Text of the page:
Low HDL 45.1 41.0 44.4 50.5 0.015
High triglycerides 39.2 34.1 37.3 47.0 < 0.0001
High waist circumference 48.8 40.4 52.6 53.7 < 0.0001
Female 61.1 47.9 66.3 69.5 < 0.0001
Age in years, mean (SD) 69.3 (7.4) 68.3 (6.7) 69.1 (7.2) 69.6 (7.5) < 0.018
Schooling 0-3 years 64.1 56.5 65.7 70.5 < 0.0001
Monthly family income, minimum wages
< 2.00 29.3 21.3 30.9 36.4
2.00-3.99 37.9 35.2 39.2 39.4
4.00-9.99 24.5 32.2 22.4 18.4
> 9.99 8.3 11.3 7.5 5.8 < 0.0001
Current smoking 18.3 20.0 16.9 17.9 0.424
Alcohol consumption 18.4 25.8 15.8 13.0 < 0.0001
No exercise 86.8 83.3 86.6 90.8 0.002
Cognitive functioning 19.6 13.8 17.7 28.1 < 0.0001
Biological variables
Trypanosoma cruzi infection 37.5 29.9 37.7 46.2 < 0.0001
Stroke 3.4 1.0 3.4 6.2 < 0.0001
CRP, median (IQR) 3.2 (1.4-6.7) 2.9 (1.3-5.9) 3.4 (1.6-7.0) 3.5 (1.5-6.8) 0.030
BNP, median (IQR) 81.0 (43.0-149.0) 73.0 (39.0-144.0) 74.5 (42.0-132.0) 93.0 (50.0-180.0) 0.0005
Urea, median (IQR) 35.4 (29.3-42.7) 35.9 (29.3-42.9) 35.0 (29.3-42.6) 35.6 (29.6-42.0) 0.623
Creatinine, median (IQR) 0.85 (0.75-0.99) 0.87 (0.76-1.0) 0.84 (0.75-0.97) 0.84 (0.74-0.96) 0.043
Current psychoactive drug use 21.7 12.6 22.3 31.0 < 0.0001

Data presented as %, unless otherwise stated. Values for depressive symptoms and age are expressed as mean (SD).

BNP = brain natriuretic peptide; CRP = C-reactive protein; IQR = interquartile range (25th and 75th percentile); MetS = metabolic syndrome; SD = standard deviation.

*p-value = ANOVA, test for trend, and Kruskal-Wallis test for differences between means, frequencies, and medians respectively.

At least one glass/week in the previous 12 months.

Mini-Mental State Examination score < 22.

Trend analysis of individual MetS components and MetS component clusters according to depressive symptom tertiles

There was a positive association between depressive symptoms and low HDL, high triglycerides, high waist circumference, and clusters of MetS components, with a consistent and statistically significant trend for these variables (Table 2).

Table 2 Individual MetS components and clusters of MetS components according to tertile of depressive symptoms 

n 1st tertile 2nd tertile 3rd tertile p-value* (trend)
High fast plasma glucose 721 34.4 36.2 29.4 0.534
High blood pressure 565 35.9 33.9 30.2 0.490
Low HDL 662 31.3 34.2 34.5 0.004
High triglycerides 576 30.0 33.0 37.0 < 0.001
High waist circumference 717 28.2 37.8 34.0 < 0.001
Clustered components
0 192 41.2 30.2 28.6
1 339 37.6 38.6 23.8
2 354 35.6 32.9 31.5
3 299 30.4 31.8 37.8
4 202 28.7 42.6 28.7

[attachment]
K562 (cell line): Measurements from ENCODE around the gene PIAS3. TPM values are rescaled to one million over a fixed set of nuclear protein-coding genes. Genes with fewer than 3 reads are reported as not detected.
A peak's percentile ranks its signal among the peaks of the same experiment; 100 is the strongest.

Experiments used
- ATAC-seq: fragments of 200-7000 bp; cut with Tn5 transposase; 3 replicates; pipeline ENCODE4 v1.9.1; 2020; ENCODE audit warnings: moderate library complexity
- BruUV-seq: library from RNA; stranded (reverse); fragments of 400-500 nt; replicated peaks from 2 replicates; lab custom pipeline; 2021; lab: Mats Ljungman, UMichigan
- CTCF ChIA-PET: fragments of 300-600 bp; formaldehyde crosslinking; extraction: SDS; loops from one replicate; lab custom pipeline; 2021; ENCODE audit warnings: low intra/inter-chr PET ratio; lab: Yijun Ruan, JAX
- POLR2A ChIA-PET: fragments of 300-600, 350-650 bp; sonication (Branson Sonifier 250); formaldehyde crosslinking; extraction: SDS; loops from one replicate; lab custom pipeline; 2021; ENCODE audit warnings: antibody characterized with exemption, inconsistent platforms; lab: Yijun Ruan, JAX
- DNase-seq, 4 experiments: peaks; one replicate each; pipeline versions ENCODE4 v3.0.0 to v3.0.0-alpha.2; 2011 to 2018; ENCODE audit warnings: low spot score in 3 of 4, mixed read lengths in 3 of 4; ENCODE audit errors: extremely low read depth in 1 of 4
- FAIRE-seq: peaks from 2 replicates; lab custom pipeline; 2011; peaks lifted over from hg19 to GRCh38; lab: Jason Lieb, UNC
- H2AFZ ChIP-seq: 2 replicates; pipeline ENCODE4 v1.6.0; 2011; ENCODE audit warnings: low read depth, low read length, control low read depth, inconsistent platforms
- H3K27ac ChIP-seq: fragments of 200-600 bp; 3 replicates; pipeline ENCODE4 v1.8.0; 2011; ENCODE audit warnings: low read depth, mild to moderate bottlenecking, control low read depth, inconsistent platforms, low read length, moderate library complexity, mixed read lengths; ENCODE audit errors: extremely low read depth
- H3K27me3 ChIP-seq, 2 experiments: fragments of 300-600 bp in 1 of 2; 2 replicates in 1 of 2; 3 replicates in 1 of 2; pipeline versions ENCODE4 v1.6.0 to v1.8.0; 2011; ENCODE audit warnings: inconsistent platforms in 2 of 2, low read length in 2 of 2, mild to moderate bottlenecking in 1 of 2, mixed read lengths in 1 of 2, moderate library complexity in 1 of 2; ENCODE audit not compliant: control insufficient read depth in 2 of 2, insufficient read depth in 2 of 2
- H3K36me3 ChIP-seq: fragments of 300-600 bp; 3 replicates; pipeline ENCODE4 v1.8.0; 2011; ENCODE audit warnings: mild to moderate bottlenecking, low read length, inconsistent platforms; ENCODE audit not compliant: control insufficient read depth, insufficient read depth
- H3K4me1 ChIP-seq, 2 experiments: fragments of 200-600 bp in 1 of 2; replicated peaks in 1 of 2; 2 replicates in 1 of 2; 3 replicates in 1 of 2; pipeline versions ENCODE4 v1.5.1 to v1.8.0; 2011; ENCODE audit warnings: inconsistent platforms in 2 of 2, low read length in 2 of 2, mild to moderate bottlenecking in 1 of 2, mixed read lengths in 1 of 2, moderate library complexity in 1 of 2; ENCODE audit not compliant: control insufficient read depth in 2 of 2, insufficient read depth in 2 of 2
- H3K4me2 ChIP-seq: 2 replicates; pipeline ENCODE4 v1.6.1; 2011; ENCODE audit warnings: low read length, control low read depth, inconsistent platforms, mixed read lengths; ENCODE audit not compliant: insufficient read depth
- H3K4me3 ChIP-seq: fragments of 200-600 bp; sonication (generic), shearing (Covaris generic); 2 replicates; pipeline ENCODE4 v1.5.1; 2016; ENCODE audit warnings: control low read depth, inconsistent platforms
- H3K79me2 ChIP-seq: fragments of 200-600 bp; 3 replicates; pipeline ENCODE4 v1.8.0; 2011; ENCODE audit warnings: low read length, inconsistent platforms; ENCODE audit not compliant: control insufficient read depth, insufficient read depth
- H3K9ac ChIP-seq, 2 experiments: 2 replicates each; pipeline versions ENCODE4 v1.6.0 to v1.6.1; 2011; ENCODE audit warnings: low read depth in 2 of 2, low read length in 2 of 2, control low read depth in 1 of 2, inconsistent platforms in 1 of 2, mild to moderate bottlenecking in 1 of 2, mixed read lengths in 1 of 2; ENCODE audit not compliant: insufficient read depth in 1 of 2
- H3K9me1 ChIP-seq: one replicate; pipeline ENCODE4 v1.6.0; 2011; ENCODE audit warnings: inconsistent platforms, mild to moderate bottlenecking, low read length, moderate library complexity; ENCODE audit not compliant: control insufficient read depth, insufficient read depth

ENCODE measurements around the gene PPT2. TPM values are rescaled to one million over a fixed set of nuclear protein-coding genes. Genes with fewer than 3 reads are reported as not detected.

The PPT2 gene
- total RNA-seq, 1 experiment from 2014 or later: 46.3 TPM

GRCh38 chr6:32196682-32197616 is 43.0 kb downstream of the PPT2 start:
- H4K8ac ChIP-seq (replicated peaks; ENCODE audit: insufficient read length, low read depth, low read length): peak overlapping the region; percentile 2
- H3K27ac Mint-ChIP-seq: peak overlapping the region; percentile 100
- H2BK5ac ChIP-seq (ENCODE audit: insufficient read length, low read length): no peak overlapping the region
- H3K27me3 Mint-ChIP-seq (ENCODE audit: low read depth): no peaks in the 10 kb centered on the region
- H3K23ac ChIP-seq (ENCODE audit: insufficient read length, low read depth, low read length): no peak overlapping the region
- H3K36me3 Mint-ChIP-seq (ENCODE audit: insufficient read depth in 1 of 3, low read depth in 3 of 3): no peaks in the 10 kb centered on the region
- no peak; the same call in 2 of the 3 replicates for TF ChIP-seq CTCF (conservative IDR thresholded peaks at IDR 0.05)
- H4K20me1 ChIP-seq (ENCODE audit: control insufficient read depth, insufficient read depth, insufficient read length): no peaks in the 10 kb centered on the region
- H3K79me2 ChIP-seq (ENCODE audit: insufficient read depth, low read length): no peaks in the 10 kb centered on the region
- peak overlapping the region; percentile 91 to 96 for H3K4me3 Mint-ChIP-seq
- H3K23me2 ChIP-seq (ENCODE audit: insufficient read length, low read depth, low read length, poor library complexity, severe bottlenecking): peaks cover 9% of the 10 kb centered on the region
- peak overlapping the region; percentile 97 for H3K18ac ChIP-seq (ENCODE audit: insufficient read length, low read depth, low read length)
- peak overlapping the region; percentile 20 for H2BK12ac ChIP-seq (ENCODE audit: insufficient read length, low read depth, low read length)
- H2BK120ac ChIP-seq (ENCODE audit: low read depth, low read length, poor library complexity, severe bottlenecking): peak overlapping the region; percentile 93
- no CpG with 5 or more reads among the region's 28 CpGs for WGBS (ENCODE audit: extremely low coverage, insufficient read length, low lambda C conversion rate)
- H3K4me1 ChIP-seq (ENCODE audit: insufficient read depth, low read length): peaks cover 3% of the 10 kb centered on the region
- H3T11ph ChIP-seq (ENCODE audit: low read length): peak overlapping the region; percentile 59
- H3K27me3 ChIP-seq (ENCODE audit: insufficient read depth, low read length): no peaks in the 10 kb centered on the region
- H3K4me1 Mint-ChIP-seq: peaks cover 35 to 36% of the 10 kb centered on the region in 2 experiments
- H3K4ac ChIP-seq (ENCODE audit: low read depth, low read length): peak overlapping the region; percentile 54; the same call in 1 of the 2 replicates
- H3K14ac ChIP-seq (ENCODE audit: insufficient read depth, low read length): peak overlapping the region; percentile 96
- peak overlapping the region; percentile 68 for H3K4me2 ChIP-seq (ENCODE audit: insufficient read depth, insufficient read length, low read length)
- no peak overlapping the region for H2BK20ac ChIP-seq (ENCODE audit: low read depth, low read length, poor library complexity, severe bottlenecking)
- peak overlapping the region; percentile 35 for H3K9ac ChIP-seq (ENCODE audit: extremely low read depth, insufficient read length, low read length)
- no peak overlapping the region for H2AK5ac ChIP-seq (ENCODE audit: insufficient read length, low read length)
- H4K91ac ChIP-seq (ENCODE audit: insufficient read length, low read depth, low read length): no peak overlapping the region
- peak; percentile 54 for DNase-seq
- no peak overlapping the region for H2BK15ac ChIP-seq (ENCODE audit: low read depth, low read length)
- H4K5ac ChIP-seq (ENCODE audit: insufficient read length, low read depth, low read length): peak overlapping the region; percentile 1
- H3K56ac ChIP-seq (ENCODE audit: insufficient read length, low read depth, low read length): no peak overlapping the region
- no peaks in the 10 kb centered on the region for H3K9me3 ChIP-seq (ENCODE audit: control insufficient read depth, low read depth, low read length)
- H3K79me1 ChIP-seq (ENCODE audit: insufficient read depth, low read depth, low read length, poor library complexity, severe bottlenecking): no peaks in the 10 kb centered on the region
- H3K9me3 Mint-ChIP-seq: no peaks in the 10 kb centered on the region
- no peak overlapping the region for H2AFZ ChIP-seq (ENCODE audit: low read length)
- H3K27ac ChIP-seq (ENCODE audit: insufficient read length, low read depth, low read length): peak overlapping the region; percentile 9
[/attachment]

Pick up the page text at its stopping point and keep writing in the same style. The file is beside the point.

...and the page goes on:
5 83 31.2 30.0 38.8 0.001

MetS = metabolic syndrome.

*Test for trend for differences between frequencies was calculated using the Cuzick method.

Odds ratios for depressive symptoms for individual MetS components and clusters of components

The unadjusted and fully adjusted odds ratios (OR) for the association between each individual MetS component and depressive symptoms appear in Table 3. In the unadjusted analysis, higher waist circumference (OR = 1.49; 95%CI 1.23-1.80; p < 0.0001), low HDL (OR = 1.32; 95%CI 1.09-1.60; p = 0.004), and higher triglycerides (OR = 1.49; 95%CI 1.22-1.81; p < 0.0001) were associated with depressive symptoms. However, in the final model, statistical significance was retained only for the association of higher triglycerides (OR = 1.47; 95%CI 1.19-1.81; p < 0.0001) with depressive symptoms.

Table 3 Ordered logistic regression analysis estimating the OR of individual MetS components and clusters of components for depressive symptoms 

Unadjusted Adjusted bysociodemographic status* Adjusted by sociodemographicstatus and lifestyle Fully adjusted model
Individual components
High fasting plasma glucose 0.94 (0.77-1.14) 0.93 (0.76-1.12) 0.95 (0.78-1.15) 0.94 (0.77-1.16)
High blood pressure 0.93 (0.76-1.13) 0.94 (0.77-1.15) 0.96 ( 0.79-1.18) 0.94 (0.76-1.16)
Low HDL 1.32 (1.09-1.60)§ 1.25 (1.02-1.52)§ 1.22 (1.00-1.49)§ 1.17 (0.95-1.45)
High triglycerides 1.49 (1.22-1.81) 1.47 (1.20-1.80) 1.48 (1.21-1.82) 1.47 (1.19-1.81)
High waist circumference 1.49 (1.23-1.80) 1.18 (0.95-1.46) 1.19 (0.95-1.47) 1.19 (0.94-1.51)
Clustered components
Continuous 1.12 (1.04-1.20)§ 1.07 (1.00-1.18)§ 1.08 (1.01-1.16)§ 1.08 (0.99-1.16)
0 1.00 1.00 1.00 1.00
1 0.99 (0.70-1.39) 0.93 (0.66-1.32) 0.93 (0.66-1.32) 0.96 (0.67-1.38)
2 1.22 (0.87-1.71) 1.10 (0.78-1.56) 1.13 (0.80-1.60) 1.10 (0.77-1.59)
3 1.60 (1.13-2.26)§ 1.48 (1.03-2.13)§ 1.52 (1.05-2.18)§ 1.53 (1.05-2.23)§
4 1.34 (0.93-1.95) 1.11 (0.75-1.64) 1.14 (0.77-1.69) 1.16 (0.77-1.75)
5 1.61 (0.98-2.63) 1.29 (0.77-2.16) 1.32 (0.79-2.20) 1.25 (0.74-2.13)

MetS = metabolic syndrome.

*Gender, age, schooling, and monthly family income.

Current smoking, alcohol consumption, and no exercise.

Adjusted by sociodemographic status, lifestyle, cognitive functioning (Mini-Mental State Examination score), biological variables (Trypanosoma cruzi infection, creatinine, urea, brain natriuretic peptide, C-reactive protein, and stroke), and current use of psychoactive drugs.

§p < 0.05.

p < 0.0001.